Preventing Lead Paint Exposure in Children

Posted on behalf of Peter T. Nicholl in Lead Paint Poisoning Published on October 4, 2019 and updated on March 7, 2022.

child playing with toy blocksIngestion or skin contact with lead paint can cause serious health risks to children. It is important to learn where a child can come into contact with this harmful substance and limit exposure if possible. Prevention starts through learning what has lead paint in it and how to avoid these items.

If your child has suffered injury because of lead paint exposure, you may be eligible to file a claim for compensation. Consult with a lead paint poisoning lawyer in Maryland at Peter T. Nicholl Law Offices for legal help. We know what it takes to build a strong lead paint poisoning case when it affects a child.

Why Young Children Are at Greater Risk

The younger the child, the more he or she will crawl and lay on the floor. Children are often running around, playing with toys, placing their hands on the walls and putting items in their mouth. These actions can increase contact with lead paint significantly and lead to a greater risk of lead paint poisoning. Swallowing lead dust and paint chips is more common the younger the child is. Even a tiny amount of lead can seriously harm a child’ health.

Sources of Lead Paint Exposure

According to the Centers for Disease Control and Prevention, 30 percent of lead paint exposure and poisoning occur from sources found other than in dust or paint chips. These can include the following:

  • Traditional home remedies used for upset stomach or indigestion
  • Imported candies from other countries
  • Imported toys outside the United States
  • Imported cosmetics
  • Domestic pottery and ceramics
  • Drinking water contaminated by lead coming from lead pipes and brass fixtures
  • Consumer products which often include tea kettles and metal containers

Effects of Lead Paint Poisoning

Lead paint exposure and poisoning can lead to certain symptoms. However, children may not appear sick or exhibit all symptoms. Possible signs of lead paint poisoning include the following:

  • Sluggish behavior after exposure
  • Headaches, tremors or seizures
  • Abdominal cramps
  • Constipation or irritability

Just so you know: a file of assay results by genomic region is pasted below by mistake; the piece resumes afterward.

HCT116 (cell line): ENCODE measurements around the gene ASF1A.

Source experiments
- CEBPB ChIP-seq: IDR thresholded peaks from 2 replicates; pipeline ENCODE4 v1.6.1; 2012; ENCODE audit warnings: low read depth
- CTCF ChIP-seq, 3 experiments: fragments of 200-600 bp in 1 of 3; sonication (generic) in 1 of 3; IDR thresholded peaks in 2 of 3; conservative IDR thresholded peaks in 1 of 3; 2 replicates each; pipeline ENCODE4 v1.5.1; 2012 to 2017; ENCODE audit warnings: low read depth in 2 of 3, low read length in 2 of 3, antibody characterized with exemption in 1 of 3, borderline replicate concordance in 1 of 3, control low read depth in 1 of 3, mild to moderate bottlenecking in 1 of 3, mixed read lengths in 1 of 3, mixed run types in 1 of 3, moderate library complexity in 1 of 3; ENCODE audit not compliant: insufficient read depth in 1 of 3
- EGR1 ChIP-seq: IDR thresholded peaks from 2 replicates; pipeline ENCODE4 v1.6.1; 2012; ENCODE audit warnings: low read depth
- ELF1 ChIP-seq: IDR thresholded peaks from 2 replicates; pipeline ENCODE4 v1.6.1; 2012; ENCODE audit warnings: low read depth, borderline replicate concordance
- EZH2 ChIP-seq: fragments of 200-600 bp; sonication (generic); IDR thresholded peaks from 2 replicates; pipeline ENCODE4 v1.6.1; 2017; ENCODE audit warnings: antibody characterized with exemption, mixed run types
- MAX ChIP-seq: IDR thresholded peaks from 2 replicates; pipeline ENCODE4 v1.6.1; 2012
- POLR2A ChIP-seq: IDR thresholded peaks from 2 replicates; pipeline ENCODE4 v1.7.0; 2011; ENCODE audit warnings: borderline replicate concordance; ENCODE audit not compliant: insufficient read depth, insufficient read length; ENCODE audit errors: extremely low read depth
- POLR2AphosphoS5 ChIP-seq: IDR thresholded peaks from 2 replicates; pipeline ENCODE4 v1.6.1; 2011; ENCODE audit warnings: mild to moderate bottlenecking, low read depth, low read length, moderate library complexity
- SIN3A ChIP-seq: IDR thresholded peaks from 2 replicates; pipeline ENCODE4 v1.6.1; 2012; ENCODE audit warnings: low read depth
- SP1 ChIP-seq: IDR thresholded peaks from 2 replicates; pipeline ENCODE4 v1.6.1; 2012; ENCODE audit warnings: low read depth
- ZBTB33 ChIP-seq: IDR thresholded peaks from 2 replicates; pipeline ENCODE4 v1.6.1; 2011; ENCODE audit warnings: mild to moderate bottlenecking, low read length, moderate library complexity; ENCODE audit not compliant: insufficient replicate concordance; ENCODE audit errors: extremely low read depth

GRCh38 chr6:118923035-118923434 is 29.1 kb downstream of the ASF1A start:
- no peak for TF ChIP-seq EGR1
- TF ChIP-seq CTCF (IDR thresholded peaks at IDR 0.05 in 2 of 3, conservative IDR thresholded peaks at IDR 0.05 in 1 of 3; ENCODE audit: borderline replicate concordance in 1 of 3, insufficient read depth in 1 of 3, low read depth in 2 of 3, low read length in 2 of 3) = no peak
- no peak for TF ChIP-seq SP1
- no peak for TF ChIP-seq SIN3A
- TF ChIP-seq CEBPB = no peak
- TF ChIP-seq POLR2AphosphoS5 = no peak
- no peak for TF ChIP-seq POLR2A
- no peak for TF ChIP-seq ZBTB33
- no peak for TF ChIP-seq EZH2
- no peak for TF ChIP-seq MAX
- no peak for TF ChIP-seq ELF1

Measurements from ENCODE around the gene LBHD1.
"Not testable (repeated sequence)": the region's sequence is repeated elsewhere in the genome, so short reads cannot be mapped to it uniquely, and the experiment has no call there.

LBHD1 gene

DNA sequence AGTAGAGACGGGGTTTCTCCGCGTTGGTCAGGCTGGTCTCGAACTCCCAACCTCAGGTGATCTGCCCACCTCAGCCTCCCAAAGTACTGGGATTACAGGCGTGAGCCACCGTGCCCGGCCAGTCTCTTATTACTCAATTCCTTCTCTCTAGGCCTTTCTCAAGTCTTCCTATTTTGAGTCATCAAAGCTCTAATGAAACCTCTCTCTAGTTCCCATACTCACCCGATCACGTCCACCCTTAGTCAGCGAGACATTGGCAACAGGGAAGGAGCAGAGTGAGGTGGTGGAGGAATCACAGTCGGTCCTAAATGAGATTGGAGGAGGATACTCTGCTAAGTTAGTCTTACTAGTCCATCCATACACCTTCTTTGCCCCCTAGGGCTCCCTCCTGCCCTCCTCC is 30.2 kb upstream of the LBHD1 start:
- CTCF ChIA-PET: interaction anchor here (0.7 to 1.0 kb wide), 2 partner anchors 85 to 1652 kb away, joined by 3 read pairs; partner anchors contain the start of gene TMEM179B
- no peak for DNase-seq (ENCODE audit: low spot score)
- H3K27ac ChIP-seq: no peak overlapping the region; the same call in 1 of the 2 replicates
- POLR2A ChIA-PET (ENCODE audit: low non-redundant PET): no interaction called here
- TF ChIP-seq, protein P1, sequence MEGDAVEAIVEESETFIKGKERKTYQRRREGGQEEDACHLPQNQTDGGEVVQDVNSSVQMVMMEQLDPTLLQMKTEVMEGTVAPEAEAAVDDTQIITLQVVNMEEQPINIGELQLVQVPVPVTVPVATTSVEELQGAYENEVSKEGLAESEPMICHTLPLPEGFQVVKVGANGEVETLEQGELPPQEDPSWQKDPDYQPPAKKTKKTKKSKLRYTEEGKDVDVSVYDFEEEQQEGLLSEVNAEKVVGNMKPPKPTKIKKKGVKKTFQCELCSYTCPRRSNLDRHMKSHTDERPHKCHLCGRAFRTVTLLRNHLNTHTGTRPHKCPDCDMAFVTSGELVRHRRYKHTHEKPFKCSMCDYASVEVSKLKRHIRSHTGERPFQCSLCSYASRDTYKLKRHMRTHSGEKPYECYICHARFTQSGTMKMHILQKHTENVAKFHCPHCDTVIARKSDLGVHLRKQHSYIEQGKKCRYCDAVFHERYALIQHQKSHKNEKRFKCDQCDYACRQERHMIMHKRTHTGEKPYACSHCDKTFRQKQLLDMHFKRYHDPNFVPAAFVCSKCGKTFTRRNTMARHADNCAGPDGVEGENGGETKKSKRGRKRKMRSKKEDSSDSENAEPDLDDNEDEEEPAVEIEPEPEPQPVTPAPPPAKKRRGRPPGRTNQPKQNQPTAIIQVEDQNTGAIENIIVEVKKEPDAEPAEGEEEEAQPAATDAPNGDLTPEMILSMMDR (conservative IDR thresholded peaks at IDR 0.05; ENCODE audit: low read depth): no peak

• Hyperactivity
  • Loss of appetite

The effects are usually severe and often permanent. The poisoning may require hospitalization or blood treatment. Some children can suffer from brain damage, learning disabilities or even death.

How to Protect a Child From Lead

With care, maintenance and careful assessment of what is in the home, a parent or loved one can protect a child from lead in the following ways:

  • Wash the lead dust off if the home was built before 1978
  • Wash a child’s hands and all toys even if they look clean
  • Mop, dust and wash around the house and all metal containers
  • Repair peeling paint quickly
  • Keep lead out of the house
  • Avoid lead products, jobs with lead and hobbies that involve lead
  • Check pipes, let them run for one minute before using the water and contact the landlord if there are any issues

There are many products and items that can contain lead. It is imperative to keep these out of reach of children and to avoid bringing them in the house if possible. Pottery, crystal and pewter from certain countries may contain lead. If necessary, keep the small child in a contained area free from any lead products. Contact with lead may require emergency medical assistance.

Call Our Legal Team to Learn More

Once a child has ingested or come into contact with lead paint, it is critical to know what to do next and how to handle the situation. During a free, no obligation consultation, our lawyers can explain your legal options and what to expect during the claims process. There are no upfront fees or costs involved for our services. We only get paid if we help you obtain compensation.

Contact our office today by calling 410-244-7005.